We believe that the concept of sport for all should be wide-ranging, ensuring sporting enjoyment and opportunity for the public at large and focusing on the need to develop sporting talent and invest in the future by supporting sport at grass-roots level.
Sport for all is an ambition that we pursue for the benefit that it can bring in national pride and the inspiration that success, particularly at an international level, can provide. We have all enthused during recent weeks at the success of our national football and cricket teams. The marvellous achievements last weekend of the British Lions and of the British athletes competing in the European cup were enjoyed not only by those who played, or saw the action, but by those who later read or heard about the triumphs of our heroes and heroines.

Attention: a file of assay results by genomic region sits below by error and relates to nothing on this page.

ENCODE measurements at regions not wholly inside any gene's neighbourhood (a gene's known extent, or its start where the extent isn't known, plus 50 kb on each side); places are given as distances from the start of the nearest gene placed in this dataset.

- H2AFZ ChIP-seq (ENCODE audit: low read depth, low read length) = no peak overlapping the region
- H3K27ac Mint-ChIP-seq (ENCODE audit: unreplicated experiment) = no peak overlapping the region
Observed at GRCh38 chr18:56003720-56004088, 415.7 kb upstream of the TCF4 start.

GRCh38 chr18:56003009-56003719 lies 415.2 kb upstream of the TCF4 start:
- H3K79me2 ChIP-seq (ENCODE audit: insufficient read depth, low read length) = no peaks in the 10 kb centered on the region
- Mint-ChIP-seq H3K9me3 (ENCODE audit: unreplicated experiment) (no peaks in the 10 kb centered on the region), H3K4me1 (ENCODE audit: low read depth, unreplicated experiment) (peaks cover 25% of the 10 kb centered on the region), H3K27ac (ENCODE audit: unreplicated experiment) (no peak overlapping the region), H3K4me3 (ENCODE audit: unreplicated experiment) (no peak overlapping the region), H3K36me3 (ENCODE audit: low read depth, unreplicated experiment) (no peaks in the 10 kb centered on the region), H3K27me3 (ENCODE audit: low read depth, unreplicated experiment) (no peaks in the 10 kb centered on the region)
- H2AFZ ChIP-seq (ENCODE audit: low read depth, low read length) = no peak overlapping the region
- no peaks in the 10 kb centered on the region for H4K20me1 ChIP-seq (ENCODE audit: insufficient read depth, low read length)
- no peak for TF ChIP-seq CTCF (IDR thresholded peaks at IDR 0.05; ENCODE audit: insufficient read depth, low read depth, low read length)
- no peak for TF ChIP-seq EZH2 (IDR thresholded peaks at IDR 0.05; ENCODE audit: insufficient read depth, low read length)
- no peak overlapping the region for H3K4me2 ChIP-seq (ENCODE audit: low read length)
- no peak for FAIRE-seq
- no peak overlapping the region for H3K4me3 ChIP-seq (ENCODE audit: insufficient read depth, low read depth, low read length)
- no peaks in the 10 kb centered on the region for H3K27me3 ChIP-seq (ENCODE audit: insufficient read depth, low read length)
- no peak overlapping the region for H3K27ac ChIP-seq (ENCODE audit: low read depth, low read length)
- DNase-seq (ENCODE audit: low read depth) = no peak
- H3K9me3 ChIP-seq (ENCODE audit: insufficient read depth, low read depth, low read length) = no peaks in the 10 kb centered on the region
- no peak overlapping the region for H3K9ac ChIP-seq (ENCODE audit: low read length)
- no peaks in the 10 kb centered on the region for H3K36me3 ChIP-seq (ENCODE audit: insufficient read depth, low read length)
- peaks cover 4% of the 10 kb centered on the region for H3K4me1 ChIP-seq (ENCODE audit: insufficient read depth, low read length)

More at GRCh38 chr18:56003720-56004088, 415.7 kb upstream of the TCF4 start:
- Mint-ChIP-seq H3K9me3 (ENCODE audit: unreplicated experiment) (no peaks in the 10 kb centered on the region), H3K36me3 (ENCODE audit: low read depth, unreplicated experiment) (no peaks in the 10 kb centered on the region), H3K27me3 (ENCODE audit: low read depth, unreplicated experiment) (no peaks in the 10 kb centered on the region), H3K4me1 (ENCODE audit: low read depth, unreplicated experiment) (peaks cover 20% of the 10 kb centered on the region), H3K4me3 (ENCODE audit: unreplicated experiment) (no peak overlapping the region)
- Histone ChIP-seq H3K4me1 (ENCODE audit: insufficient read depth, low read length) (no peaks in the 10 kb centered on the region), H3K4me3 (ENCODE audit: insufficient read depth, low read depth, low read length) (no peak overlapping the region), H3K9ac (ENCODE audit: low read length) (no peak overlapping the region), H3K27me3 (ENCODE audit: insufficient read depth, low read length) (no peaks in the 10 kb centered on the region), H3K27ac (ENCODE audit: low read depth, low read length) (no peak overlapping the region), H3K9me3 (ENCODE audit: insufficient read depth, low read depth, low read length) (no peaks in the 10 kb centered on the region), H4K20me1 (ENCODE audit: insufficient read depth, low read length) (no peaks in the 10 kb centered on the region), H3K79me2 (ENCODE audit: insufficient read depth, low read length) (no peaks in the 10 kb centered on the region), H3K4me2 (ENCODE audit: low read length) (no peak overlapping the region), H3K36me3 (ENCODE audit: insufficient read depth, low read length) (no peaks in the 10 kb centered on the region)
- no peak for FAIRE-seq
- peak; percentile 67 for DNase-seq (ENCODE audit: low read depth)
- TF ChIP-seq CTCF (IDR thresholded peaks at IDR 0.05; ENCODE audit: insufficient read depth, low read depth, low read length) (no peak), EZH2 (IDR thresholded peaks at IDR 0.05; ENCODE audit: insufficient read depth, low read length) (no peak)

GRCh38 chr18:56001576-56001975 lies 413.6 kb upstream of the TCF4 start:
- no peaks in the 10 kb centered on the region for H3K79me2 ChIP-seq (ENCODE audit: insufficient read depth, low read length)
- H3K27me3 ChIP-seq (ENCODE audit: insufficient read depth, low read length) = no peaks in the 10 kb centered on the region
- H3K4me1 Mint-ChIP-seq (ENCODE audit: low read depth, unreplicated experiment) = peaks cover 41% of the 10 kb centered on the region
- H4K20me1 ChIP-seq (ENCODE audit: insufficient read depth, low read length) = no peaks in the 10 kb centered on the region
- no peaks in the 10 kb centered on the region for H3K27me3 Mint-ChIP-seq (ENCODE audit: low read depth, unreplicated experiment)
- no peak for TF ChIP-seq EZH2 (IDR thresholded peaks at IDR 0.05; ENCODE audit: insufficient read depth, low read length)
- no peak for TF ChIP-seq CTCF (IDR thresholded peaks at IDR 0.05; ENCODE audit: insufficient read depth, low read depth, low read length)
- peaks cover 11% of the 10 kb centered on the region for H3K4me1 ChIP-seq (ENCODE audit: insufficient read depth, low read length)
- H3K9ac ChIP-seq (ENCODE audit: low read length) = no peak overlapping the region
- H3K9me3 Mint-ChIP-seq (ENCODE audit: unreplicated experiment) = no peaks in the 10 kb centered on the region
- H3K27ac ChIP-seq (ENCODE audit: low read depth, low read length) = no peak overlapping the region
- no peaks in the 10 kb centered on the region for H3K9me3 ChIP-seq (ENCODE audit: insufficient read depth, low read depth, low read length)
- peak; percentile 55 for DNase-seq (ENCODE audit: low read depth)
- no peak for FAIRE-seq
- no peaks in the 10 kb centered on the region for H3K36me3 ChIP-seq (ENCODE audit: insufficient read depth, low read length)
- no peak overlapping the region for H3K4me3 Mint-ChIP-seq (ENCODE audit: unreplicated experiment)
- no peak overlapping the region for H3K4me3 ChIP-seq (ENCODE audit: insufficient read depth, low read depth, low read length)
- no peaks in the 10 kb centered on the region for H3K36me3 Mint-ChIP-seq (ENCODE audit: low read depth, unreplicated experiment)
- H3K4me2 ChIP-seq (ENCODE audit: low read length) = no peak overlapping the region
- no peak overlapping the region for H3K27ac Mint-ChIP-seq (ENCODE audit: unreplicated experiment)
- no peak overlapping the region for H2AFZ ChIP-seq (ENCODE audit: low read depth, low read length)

At the local level, sports opportunities and success create a sense of community. Young people, in particular, gain confidence and self-discipline and are introduced to good habits that set patterns for a lifetime. Children who are introduced to sport at an early age and enjoy it are likely to continue to participate throughout their adult life. It is therefore important that young people in particular are given the opportunity to participate in as many activities as possible—in school time, as part of extra-curricular activities or through school or youth club links.
Team and competitive games have many welcome attributes, but we should not be restrictive or prescriptive about what children and young people learn and play. The development of informal sport and recreation is every bit as important as the development of team sport. That is why useful and healthy pursuits such as rambling, angling, wall and mountain climbing and recreational cycling, which offer immense enjoyment and personal reward, should be encouraged. It is one reason why the Government are committed to introducing in due course a measure to ensure better access as of right to open country, mountain and moorland for the ordinary people of this country. The "Keep Out" notices that litter the roadside across the forest of Bowland, for example, should become a thing of the past.